After a nice day by the Bears’ offense, Matt Nagy says he’s in complete charge. Translation: not really.

With coordinator Bill Lazor calling the plays, Justin Fields & Co. get a bounce-back victory.

SHARE After a nice day by the Bears’ offense, Matt Nagy says he’s in complete charge. Translation: not really.
The Bears’ Matt Nagy coaching ‘em up Sunday at Soldier Field.

The Bears’ Matt Nagy coaching ‘em up Sunday at Soldier Field.

Ashlee Rezin/Sun-Times

The best sight Sunday was not David Montgomery running, Justin Fields throwing, Darnell Mooney making great catches or even the Lions showing up on the schedule.

It was Matt Nagy, hands on knees, exhorting. That’s a nice way of saying, “The best sight Sunday was Matt Nagy not calling plays.’’

The Bears’ head coach cheered on his team, letting offensive coordinator Bill Lazor do the play-calling, and the result, possibly a complete coincidence (no), was a 24-14 victory.

What does it all mean? That’s a very broad question, but forced to give an answer, I would offer three: We’re all alone in this universe, we need to be kind to each other and the microphone on Nagy’s headset should never be turned on again. That’s not based on last week’s atrocity against the Browns but on the sickly body of his work as a play-caller for the Bears.

“Bill did a great job’’ calling plays, Nagy said after Sunday’s game. “At the same point in time, it’s important that we understand that I felt good out there as a head coach. That’s real. But we all get together [during the week]. We talk through how we’re going to call the game. . . . We do it together. I get a great opportunity to say, yes, I like this or, no, I don’t — as the head coach, right, in charge of all that.’’

To sum up: Nagy is the head coach. He’s in charge of everything. But if you’re going to be a quibbler, no, he wasn’t in charge of calling the plays during Sunday’s game. So not really in charge of everything.

OK?

Good things happen when Montgomery is able to run the ball. It stops opponents from teeing off on the quarterback, the way Cleveland did the previous week in Fields’ first NFL start. Lazor gets this. He got it last season at times when he took over the play-calling from Nagy.

So the Lions got a heaping helping of Montgomery right from the start. He rushed seven times in a 12-play drive, including a four-yard touchdown run to help give the Bears a 7-0 lead. There are few running backs who run harder than this guy. Lazor gets that, too. The Bears finished with 188 rushing yards, Montgomery with 106.

It can’t be overstated: When it came to generous, true-blue Friends of the Program, the Bears had no bigger supporter at Soldier Field on Sunday than the 0-4 Lions. But this also can’t be overstated: Fields was sacked nine times the week before, so who cares how giving the Lions were? All that matters is that Nagy’s lack of creativity was not allowed to ruin the possibility of a gimme.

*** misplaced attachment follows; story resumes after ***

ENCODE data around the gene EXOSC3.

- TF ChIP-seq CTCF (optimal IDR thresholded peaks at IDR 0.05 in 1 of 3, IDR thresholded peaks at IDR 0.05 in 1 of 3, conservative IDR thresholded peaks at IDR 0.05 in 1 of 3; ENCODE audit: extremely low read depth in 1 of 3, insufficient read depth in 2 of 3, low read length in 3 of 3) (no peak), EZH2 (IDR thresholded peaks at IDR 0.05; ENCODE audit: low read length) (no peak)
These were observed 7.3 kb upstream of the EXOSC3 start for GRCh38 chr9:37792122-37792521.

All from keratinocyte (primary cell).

Fields needed a confidence builder. He got it because Montgomery softened up the Lions’ defense and because the offensive line . . . what’s the word? . . . blocked. He was sacked just once. The rookie made some very nice throws that were doable because he had time to throw.

The previous week, the Browns were on him before a neuron could fire. On Sunday, he had connections of 64, 32 and 21 yards with Mooney and 28 and 27 yards with Allen Robinson. He looked like he belonged. His numbers — 11 of 17, 209 yards, no touchdowns and one interception off a tipped pass — said the same thing.

“I feel like before the game I know when I’m in a rhythm and I know when I’m feeling good,’’ he said. “I felt good just coming into the game throwing the ball. So I knew it was going to be a good day.’’

The Lions drove inside the Bears’ 10-yard line three times in the first half and came away with no points. That’s a testament to the Bears’ defense and to the Lions’ inherent Lions-ness. On one first-quarter play, quarterback Jared Goff wasn’t prepared for the snap, and the ball bounced off his right knee into the hands of Bears defensive lineman Bilal Nichols. It’s like that, being the Lions.

Of course, the 2-2 Bears are in no position to mock anyone. Last week’s embarrassing loss led to days of public outrage over the direction of the franchise.

And if you’re looking for your weekly dose of darkness, it came when Montgomery went down with a knee injury in the fourth quarter. He walked off the field with help and seemed to be in considerable pain. The Bears will be, too, if he’s out for an extended period.

“Got down and prayed,’’ Mooney said when asked what he did when he saw Montgomery down.

That was the right approach. A lot rides on the running back’s health.

Nagy said he won’t answer any more questions this season about who is calling the plays. Maybe he thinks it will be a distraction. Maybe he knows it would reflect poorly on his past performances if Lazor does well. Maybe he’s embarrassed because he was hired based on his know-how on offense.

Or maybe, just maybe, we simply need to appreciate that Nagy feels good as a head coach and that he’s in charge. That’s real. Reportedly.

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